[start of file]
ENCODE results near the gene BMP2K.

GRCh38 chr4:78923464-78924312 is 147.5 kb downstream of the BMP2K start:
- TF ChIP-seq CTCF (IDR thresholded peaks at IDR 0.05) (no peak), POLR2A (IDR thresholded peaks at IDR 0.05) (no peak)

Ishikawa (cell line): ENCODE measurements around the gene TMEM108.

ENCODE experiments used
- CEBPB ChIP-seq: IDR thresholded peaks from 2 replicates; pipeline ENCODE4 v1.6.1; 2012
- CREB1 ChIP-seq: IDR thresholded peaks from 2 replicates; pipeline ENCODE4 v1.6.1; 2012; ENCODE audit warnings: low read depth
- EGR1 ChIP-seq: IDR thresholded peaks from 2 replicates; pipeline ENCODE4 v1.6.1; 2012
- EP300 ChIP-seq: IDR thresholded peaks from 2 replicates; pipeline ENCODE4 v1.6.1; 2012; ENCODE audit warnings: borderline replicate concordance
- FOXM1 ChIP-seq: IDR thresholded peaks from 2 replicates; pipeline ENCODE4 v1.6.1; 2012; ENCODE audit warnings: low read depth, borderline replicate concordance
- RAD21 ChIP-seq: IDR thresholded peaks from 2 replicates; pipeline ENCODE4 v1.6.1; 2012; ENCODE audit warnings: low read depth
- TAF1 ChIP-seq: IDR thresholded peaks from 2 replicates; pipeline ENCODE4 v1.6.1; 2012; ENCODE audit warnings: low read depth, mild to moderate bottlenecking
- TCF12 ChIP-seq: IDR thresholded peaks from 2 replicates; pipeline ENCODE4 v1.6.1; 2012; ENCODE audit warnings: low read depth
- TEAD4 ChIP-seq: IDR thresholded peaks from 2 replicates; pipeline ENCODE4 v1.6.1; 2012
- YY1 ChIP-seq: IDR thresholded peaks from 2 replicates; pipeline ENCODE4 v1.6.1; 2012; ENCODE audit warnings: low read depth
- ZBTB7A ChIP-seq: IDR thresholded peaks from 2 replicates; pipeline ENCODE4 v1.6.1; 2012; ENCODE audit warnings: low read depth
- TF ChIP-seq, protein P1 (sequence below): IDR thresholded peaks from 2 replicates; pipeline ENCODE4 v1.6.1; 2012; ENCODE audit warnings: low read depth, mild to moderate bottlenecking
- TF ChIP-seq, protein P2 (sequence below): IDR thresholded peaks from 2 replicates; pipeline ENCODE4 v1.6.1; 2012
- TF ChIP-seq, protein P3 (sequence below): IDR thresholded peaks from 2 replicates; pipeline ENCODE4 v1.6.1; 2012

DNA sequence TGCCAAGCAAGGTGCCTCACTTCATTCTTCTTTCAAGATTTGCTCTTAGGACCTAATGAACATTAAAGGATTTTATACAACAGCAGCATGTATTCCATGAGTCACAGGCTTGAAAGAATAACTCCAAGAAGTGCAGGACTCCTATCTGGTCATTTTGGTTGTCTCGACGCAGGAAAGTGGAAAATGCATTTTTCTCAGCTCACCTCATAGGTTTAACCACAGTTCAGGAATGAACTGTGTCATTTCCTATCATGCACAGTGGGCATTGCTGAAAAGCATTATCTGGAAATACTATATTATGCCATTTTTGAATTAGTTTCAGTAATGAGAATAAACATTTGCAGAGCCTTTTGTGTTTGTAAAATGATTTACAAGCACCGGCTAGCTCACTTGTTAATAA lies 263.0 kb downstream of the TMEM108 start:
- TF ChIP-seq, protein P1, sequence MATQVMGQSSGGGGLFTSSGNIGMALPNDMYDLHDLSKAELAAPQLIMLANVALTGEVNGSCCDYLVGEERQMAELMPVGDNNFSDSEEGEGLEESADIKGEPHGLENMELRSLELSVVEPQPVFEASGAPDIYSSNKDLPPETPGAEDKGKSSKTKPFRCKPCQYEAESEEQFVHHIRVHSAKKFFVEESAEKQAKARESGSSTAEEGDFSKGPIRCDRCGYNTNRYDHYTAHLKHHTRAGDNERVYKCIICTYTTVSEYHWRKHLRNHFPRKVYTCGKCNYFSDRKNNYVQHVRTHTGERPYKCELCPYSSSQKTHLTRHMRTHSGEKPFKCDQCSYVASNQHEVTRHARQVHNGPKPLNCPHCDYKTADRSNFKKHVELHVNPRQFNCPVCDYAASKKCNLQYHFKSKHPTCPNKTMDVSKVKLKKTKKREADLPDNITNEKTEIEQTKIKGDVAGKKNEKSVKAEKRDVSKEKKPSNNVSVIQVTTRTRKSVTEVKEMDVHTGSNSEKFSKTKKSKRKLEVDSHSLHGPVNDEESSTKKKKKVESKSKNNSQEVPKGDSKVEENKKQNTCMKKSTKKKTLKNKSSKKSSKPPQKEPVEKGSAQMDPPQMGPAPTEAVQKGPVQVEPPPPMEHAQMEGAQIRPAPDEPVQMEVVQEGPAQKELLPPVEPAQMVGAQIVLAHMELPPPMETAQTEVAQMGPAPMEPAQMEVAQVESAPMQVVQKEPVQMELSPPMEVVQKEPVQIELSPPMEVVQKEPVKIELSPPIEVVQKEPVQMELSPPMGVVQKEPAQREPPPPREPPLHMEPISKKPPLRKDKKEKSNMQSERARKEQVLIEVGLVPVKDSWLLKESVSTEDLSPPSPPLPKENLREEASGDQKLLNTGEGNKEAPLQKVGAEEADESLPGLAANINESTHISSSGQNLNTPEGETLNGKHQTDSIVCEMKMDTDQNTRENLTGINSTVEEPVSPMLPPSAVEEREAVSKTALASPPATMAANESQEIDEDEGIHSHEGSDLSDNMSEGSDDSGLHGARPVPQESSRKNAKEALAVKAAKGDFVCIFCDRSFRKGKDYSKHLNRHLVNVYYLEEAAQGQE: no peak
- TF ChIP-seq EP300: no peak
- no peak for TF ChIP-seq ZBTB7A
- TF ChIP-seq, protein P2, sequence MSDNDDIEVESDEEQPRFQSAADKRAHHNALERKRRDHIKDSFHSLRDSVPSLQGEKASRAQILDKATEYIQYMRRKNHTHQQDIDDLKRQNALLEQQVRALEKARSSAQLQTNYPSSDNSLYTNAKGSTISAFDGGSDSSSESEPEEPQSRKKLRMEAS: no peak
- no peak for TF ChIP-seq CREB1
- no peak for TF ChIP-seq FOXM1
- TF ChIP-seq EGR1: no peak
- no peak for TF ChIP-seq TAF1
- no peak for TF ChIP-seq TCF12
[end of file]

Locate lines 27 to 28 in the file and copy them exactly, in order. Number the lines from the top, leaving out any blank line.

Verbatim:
- TF ChIP-seq EGR1: no peak
- no peak for TF ChIP-seq TAF1